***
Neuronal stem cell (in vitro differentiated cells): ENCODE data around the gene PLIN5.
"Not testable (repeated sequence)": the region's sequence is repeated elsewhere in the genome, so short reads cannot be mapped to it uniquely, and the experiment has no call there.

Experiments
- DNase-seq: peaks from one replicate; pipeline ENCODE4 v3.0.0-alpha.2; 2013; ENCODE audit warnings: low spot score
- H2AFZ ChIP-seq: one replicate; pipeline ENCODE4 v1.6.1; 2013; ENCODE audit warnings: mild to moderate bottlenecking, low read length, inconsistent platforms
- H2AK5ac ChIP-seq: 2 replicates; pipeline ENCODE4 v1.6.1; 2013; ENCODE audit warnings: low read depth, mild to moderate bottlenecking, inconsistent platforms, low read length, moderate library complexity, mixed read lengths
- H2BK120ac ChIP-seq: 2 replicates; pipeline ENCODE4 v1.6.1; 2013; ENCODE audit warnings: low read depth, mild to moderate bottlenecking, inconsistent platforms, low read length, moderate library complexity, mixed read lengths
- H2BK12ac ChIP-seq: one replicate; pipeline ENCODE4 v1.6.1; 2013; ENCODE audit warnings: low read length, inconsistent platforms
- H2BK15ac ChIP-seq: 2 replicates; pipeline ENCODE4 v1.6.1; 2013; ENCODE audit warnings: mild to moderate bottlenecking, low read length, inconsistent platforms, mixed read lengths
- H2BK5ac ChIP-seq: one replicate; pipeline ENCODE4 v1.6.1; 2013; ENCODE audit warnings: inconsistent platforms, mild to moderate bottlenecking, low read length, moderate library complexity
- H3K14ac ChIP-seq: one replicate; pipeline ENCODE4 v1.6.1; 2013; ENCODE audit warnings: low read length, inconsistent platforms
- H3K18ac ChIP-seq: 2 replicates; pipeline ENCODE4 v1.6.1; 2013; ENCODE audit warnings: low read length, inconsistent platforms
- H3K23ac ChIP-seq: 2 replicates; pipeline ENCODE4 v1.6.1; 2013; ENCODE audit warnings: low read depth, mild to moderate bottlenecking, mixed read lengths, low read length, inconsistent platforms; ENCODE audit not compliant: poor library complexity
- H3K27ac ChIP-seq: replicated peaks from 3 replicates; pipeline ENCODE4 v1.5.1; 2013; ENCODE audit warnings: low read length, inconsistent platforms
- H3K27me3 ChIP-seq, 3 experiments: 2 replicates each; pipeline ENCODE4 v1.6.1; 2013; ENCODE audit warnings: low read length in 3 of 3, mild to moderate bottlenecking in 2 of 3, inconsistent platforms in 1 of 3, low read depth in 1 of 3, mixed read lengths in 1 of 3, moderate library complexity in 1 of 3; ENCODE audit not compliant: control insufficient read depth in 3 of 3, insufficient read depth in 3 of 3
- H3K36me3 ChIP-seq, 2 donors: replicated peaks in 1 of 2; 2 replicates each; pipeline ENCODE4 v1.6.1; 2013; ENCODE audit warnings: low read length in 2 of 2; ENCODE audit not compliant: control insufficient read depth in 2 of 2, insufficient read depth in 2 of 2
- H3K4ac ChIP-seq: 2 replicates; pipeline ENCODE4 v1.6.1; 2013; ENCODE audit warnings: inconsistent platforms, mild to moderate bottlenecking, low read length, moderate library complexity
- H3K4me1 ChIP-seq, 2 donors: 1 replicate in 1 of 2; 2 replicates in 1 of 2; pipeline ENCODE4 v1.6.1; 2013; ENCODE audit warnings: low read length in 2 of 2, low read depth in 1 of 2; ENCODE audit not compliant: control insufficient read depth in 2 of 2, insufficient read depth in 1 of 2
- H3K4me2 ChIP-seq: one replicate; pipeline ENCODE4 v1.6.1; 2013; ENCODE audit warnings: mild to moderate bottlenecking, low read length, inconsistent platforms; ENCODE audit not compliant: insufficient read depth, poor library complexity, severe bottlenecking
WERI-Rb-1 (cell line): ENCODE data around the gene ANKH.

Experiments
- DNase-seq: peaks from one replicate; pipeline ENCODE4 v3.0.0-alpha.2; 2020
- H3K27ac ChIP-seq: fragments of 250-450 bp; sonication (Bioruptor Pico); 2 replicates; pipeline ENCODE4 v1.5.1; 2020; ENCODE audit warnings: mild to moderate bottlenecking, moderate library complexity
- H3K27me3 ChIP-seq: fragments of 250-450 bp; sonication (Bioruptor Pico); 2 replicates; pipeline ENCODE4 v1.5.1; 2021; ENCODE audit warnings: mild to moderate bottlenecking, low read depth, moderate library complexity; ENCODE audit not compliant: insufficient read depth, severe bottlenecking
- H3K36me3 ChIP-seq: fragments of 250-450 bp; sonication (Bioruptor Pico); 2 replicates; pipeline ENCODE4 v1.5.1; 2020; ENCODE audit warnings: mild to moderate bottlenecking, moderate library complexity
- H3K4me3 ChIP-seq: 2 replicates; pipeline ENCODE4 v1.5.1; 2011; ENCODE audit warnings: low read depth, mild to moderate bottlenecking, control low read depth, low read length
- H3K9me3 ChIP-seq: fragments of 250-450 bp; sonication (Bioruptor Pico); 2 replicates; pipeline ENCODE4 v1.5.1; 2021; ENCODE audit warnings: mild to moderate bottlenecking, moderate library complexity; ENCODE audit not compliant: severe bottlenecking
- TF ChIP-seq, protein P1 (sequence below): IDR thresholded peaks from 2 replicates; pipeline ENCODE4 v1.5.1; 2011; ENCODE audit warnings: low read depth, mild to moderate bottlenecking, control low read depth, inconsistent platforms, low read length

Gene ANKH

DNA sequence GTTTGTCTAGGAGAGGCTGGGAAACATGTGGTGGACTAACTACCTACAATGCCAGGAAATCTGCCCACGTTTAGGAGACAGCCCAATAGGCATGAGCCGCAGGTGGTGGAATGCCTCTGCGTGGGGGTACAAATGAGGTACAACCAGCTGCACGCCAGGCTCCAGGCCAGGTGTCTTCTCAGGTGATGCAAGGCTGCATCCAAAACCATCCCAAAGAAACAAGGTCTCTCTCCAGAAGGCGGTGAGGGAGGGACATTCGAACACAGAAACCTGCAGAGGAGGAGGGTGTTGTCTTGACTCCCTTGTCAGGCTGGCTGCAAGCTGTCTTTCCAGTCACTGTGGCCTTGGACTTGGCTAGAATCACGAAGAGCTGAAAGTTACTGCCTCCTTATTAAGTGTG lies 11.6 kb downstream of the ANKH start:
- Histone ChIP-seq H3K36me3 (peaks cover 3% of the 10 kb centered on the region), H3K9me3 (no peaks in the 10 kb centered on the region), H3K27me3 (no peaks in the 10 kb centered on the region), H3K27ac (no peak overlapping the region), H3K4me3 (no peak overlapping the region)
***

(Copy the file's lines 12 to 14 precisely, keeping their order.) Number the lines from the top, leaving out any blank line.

- H3K18ac ChIP-seq: 2 replicates; pipeline ENCODE4 v1.6.1; 2013; ENCODE audit warnings: low read length, inconsistent platforms
- H3K23ac ChIP-seq: 2 replicates; pipeline ENCODE4 v1.6.1; 2013; ENCODE audit warnings: low read depth, mild to moderate bottlenecking, mixed read lengths, low read length, inconsistent platforms; ENCODE audit not compliant: poor library complexity
- H3K27ac ChIP-seq: replicated peaks from 3 replicates; pipeline ENCODE4 v1.5.1; 2013; ENCODE audit warnings: low read length, inconsistent platforms